Bad Ischl, Dornbirn and St. Pölten short-listed for European Capital of Culture 2024 in Austria
- 1 year 8 months ago
All three cities have been shortlisted in the competition to become European Capital of Culture 2024 in Austria.
Bad Ischl, Dornbirn and St. Pölten have been shortlisted on the 31 January 2019 in the competition for the title of European Capital of Culture 2024 in Austria. A panel of independent experts made the recommendation evaluating applications from three competing Austrian cities at the outcome of a 2-day meeting in Vienna.
Once the relevant Austrian authorities confirmed the panel's recommendation, the bidding cities will have until next autumn to complete their applications. The panel will then meet again in Vienna in November 2019 to recommend the Austrian city to become the European Capital of Culture 2024.
In 2024, Austria will host the European Capital of Culture for the third time, after Graz in 2003 und Linz in 2009. In the same year, there will also be a European Capital of Culture in Estonia and one in an EFTA/EEA country, candidate country or potential candidate country to EU membership.
How cities become European Capitals of Culture
According to the current system for designating the European Capitals of Culture, the selection has two rounds: a pre-selection round, following which candidate cities are shortlisted, and a final selection round approximately nine months later. The Member State concerned officially designates the selected city.
The pre-selection round in Estonia took part in October 2018 with Narva and Tartu being short-listed. The pre-selection meeting for the competition between cities in EFTA/EEA countries, candidate countries and potential candidates took place in November 2018 and the cities of Banja Luka, Bodø and Mostar have been short-listed.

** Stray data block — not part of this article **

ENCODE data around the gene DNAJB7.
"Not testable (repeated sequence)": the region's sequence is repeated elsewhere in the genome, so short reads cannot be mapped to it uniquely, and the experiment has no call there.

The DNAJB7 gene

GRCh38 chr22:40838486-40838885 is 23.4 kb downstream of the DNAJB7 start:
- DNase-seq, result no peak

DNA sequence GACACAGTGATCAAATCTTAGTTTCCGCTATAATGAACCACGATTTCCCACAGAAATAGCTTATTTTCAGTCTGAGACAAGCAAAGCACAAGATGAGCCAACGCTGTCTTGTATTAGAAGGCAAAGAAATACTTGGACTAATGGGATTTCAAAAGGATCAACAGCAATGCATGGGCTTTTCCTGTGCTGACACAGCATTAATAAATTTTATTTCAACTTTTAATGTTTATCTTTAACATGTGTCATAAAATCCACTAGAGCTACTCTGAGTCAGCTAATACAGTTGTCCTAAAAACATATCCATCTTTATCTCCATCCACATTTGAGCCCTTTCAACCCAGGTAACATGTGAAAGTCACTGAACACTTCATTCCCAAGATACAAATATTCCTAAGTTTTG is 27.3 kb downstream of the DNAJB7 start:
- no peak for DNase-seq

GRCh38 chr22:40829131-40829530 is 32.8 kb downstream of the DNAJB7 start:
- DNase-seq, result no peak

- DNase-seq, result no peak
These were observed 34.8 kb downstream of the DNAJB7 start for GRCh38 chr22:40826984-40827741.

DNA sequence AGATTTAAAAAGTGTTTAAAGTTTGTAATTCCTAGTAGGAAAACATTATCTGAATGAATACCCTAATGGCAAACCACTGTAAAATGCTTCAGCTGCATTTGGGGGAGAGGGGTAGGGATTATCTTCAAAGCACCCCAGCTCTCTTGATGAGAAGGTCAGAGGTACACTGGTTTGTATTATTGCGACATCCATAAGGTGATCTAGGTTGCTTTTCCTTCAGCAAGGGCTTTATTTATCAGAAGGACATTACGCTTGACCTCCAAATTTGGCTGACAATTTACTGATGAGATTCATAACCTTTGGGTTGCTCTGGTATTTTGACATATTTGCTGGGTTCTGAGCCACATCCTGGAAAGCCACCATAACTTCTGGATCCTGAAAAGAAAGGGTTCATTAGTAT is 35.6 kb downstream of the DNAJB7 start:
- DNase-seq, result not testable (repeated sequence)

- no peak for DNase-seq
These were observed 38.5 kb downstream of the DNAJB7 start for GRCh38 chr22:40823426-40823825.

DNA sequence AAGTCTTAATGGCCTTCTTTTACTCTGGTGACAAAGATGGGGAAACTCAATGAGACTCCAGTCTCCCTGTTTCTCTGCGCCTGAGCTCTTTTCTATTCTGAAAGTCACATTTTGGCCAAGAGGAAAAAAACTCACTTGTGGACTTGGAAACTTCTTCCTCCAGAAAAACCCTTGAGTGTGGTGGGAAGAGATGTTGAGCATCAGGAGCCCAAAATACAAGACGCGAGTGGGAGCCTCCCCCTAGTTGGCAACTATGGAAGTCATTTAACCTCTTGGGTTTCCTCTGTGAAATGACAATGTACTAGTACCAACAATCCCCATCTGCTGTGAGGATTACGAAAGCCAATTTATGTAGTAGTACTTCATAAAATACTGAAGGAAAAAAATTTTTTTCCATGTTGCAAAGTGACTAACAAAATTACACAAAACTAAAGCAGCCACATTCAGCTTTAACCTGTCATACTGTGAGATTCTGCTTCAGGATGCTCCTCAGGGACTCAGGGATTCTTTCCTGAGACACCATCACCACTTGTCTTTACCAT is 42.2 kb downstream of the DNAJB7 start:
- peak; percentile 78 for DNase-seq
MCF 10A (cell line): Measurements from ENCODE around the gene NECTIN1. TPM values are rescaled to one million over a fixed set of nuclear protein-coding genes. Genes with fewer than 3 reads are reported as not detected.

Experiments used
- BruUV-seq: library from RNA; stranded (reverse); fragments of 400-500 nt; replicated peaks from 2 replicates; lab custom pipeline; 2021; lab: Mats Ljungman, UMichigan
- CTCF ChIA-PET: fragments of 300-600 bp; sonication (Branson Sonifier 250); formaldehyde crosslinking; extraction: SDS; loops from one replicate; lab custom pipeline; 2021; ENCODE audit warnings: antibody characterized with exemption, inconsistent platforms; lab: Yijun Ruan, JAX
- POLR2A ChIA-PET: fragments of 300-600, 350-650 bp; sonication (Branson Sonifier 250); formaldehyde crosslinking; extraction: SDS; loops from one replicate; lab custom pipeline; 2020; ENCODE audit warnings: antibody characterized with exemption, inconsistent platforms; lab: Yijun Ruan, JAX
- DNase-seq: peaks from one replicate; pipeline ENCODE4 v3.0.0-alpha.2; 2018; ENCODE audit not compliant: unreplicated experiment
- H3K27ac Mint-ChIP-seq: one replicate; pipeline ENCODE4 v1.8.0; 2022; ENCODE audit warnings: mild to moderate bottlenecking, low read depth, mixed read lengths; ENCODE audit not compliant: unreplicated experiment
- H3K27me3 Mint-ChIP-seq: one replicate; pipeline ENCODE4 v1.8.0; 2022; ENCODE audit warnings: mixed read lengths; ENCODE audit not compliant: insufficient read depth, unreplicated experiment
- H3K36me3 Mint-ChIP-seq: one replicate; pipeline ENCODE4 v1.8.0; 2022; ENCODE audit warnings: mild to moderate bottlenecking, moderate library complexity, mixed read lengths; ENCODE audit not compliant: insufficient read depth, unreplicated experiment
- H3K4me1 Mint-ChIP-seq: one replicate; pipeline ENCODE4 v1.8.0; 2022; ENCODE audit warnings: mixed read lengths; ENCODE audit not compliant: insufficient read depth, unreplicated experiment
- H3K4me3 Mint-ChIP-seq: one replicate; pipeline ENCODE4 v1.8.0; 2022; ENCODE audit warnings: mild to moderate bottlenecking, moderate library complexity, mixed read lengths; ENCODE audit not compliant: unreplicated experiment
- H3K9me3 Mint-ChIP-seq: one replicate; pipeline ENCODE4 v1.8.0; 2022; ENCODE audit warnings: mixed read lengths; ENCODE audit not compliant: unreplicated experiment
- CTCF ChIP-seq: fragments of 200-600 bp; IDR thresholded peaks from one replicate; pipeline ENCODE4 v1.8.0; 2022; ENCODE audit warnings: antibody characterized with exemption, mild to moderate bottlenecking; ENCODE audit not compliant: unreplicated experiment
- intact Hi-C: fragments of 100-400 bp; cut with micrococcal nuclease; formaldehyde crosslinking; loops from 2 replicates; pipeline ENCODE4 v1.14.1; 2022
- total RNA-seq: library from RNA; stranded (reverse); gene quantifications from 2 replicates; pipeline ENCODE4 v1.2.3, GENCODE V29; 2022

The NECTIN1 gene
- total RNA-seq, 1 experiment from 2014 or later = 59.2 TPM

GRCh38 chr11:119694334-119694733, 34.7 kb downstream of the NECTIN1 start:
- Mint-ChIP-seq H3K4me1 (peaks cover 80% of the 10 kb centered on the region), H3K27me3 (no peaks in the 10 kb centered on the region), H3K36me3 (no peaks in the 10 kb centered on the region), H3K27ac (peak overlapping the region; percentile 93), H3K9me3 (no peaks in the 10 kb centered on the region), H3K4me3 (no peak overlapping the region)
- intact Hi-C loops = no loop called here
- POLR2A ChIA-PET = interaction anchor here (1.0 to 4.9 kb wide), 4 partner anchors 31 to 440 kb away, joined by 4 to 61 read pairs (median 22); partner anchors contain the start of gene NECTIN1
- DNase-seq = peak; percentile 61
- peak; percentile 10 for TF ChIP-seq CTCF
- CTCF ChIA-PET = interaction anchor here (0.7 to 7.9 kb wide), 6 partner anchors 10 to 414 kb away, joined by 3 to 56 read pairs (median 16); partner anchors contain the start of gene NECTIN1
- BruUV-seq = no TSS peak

Austria invited applications from interested cities in June 2017. Three cities submitted applications by the deadline of 31 December 2018: Bad Ischl, Dornbirn and St. Pölten. A panel of 12 independent experts examined the applications. The relevant Austrian authorities appointed two experts and EU institutions and bodies (European Parliament, Council, Commission and Committee of the Regions) appointed ten experts.
The next European Capitals of Culture
Following Leeuwarden (The Netherlands) and Valletta (Malta) in 2018, these will be the European Capitals of Culture:
- 2019: Matera (Italy) and Plovdiv (Bulgaria);
- 2020: Rijeka (Croatia) and Galway (Ireland);
- 2021: Elefsina (Greece), Timisoara (Romania) and Novi Sad (Serbia, candidate country to EU membership)
- 2022: Kaunas (Lithuania) and Esch-sur-Alzette (Luxembourg).
- 2023 : Veszprém (Hungary)
Born in 1985 from an idea of the then Greek Minister of Culture, Melina Mercouri, the European Capitals of Culture have grown into one of the most ambitious cultural projects in Europe and one of the best known – and most appreciated – activities of the EU. Their objectives are to promote the diversity of cultures in Europe, to highlight the common features they share and to foster the contribution of culture to the long-term development of cities.